Many people will hope to spend part of their working lives out of the office long after the pandemic has passed © Chris Ratcliffe/Bloomberg

Halfway through a year where working life has been upended, there has been a spate of the kind of “Future of Work” reports beloved by consultants, analysts and business managers.

Weighty predictions about how working life will be transformed by technology have been a staple of the digital era. Ever since the term “telecommuting” was invented in the early 1970s, idealised visions for new ways of working have held a powerful allure, even if the reality has fallen short.

So when real change is in the air, the imagination leaps ahead. There are 1.25bn “knowledge workers”, or people who spend at least one hour of their working day in front of a screen, according to tech research firm Forrester. A large portion of them have been forced to spend much of this year on Zoom.

Wall Street has decided that this heralds a new era, driving up the stock prices not just of Zoom, but of many other software companies involved in communications and collaboration, along with all the technologies needed to support remote workers.

The WFH boom will recede. But it is already clear that many people hope to spend part of their working lives out of the office long after the pandemic has passed — and that they and their managers believe they can be at least as productive. Even those who return full-time have had a taste of new ways of working.

That makes this year’s experiment in WFH a catalyst for a set of changes that have been decades in the making. They extend beyond remote work, and include long-running efforts to make workers more productive by breaking down barriers within an organisation, and between organisations. When face-to-face meetings become impossible, it allows a new, digital-first way of working to seep in.

Workplace messaging service Slack gave a glimpse this week of how these forces are coming to reshape work in the age of cloud computing. Slack is easily pigeonholed as a chat app for office workers, but its channel-based communications have become a way to harness disparate workers around a shared goal. It also integrates with an organisation’s other software applications, making it a digital backbone for companies that operate in the cloud. The fact that Microsoft has put Teams, its own rival to Slack, at the centre of its worker collaboration and productivity efforts shows how important such services are becoming to the way work gets done.

Slack took a step further this week by letting people from as many 20 different organisations join a real-time discussion, while also plugging in their corporate applications to let data flow beyond their corporate “firewalls”. Its new service, Slack Connect, is a glimpse of how work around a shared project that spans different organisations could become more of a real-time exchange, replacing the email chains that have been a staple of work life for two decades.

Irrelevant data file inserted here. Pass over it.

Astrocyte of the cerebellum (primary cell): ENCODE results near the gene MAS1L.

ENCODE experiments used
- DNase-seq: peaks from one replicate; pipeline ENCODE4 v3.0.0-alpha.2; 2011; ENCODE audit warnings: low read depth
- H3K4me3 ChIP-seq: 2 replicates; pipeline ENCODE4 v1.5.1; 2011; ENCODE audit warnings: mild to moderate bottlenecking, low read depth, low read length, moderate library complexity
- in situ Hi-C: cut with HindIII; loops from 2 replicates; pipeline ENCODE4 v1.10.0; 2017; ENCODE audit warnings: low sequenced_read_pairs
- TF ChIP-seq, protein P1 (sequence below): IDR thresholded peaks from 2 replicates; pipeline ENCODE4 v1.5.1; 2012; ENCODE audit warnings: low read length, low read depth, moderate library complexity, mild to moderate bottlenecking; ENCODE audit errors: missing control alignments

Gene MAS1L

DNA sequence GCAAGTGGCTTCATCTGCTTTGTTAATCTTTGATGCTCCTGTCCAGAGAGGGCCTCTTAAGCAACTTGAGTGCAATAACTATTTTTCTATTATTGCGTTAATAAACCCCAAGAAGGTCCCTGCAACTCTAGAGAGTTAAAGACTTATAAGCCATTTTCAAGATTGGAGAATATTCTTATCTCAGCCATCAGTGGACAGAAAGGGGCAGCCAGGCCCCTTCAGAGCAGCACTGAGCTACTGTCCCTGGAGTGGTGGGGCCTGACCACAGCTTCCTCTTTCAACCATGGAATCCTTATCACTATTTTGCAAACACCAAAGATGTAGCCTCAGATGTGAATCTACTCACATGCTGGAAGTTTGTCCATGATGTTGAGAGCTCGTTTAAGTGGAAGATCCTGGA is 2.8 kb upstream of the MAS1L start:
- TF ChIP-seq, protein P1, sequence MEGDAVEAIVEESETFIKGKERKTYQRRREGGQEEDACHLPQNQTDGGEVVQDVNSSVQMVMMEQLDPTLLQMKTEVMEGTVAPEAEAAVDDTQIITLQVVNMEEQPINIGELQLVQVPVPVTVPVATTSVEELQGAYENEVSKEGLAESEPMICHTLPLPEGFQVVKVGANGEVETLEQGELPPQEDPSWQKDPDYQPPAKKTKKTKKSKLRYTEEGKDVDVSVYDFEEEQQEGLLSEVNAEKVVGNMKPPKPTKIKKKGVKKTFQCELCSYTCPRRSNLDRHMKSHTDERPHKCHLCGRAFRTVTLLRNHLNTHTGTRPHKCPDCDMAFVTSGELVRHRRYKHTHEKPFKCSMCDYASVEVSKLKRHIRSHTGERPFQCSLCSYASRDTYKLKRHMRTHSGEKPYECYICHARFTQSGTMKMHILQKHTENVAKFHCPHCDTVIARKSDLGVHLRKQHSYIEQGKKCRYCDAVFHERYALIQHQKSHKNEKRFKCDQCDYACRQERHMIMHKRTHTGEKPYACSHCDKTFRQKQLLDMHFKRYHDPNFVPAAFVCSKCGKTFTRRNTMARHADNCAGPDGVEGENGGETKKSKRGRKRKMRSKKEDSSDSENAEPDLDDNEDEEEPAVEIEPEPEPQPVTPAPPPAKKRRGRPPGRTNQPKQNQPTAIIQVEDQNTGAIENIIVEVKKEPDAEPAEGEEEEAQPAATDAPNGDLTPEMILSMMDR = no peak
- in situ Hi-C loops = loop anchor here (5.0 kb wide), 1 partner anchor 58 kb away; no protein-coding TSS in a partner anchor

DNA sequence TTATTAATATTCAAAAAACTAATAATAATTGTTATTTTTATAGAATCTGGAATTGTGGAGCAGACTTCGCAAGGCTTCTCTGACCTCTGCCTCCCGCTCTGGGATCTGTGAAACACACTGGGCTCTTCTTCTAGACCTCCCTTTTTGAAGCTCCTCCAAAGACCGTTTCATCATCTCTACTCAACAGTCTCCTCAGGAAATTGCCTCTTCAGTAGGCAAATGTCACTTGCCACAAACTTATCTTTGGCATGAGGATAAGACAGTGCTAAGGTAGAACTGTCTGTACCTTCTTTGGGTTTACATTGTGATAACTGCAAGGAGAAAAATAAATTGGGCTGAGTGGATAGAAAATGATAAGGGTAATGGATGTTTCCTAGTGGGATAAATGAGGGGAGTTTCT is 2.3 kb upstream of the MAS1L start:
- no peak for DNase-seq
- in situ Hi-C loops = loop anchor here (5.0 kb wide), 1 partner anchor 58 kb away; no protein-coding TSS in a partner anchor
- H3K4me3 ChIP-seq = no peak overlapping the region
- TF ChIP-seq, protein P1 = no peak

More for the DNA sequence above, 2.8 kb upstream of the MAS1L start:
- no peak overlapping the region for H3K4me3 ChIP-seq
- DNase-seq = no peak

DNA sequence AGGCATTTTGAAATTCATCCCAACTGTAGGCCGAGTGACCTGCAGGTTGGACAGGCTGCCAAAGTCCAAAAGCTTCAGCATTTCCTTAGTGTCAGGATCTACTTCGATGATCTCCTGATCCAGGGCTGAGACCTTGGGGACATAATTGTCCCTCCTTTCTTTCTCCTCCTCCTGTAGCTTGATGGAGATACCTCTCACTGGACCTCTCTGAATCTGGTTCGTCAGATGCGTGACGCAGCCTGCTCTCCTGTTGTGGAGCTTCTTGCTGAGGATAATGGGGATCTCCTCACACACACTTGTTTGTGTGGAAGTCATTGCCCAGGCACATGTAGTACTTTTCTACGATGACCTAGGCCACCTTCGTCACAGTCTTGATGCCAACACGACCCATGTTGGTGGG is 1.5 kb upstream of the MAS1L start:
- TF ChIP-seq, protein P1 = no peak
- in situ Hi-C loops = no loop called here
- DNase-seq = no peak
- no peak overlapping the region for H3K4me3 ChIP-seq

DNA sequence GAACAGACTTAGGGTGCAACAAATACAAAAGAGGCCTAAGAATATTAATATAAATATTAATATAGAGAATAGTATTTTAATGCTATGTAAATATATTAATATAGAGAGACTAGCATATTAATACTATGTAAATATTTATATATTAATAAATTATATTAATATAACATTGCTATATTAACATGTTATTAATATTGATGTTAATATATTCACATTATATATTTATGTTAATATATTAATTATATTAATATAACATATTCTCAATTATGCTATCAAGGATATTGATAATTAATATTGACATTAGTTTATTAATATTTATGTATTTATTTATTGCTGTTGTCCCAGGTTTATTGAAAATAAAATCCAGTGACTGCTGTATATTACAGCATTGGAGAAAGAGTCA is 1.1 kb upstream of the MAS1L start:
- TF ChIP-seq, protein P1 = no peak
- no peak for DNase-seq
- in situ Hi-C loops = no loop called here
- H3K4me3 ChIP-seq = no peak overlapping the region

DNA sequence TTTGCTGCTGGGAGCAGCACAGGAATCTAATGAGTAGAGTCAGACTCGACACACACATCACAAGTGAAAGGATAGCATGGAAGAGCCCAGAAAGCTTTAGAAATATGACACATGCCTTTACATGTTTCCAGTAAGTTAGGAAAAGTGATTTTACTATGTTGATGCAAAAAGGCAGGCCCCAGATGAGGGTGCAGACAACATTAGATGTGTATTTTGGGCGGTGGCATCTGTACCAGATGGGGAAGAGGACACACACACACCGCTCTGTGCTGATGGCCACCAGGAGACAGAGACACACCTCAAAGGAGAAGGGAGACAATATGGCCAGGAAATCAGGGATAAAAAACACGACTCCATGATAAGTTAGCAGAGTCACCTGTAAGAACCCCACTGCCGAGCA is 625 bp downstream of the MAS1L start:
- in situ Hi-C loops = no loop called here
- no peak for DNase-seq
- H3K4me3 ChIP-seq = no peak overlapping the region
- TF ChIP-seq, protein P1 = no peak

This kind of change to the nature of work is difficult to pull off. Workers need a high level of trust in people beyond their own organisation, while their employers need to be able to limit the data that can be shared while meeting all their compliance needs. A new channel like this may only replicate much of what workers have already been doing in personal meetings or ad hoc emails, but it still takes a mental leap to build new digital rails across organisational boundaries.

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The accelerated adoption of tools like Slack during the coronavirus crisis has also highlighted another aspect of the cloud software era. Services that were once dismissed as little more than “features” — nice ideas that would eventually be rolled up into broader services — have become the foundation for large businesses in their own right. The software-as-a-service age has brought a seemingly endless subdivision of software products like this, in the process spawning entire new categories.

Take communications. As Slack’s chief executive, Stewart Butterfield, points out, there has been an “unbundling” of communications into video calling, messaging and voice, and companies such as Zoom are discovering the huge markets this can open up. The inevitable pendulum-swing of the tech world means there are already attempts to rebundle all of these services, but in the meantime the category killers are finding a ready market.

Inevitably, parts of the WFH revolution of 2020 will come to be seen as a false dawn. Many workers will be only too glad to get out from behind the video conferencing screens. The suites of cloud applications sold by companies like Google and Microsoft will exert a gravitational pull, as employers try to limit their spending on whizzy new apps. But the crisis has still brought an alluring glimpse of a future way of working, as well as the new software fortunes it will create.

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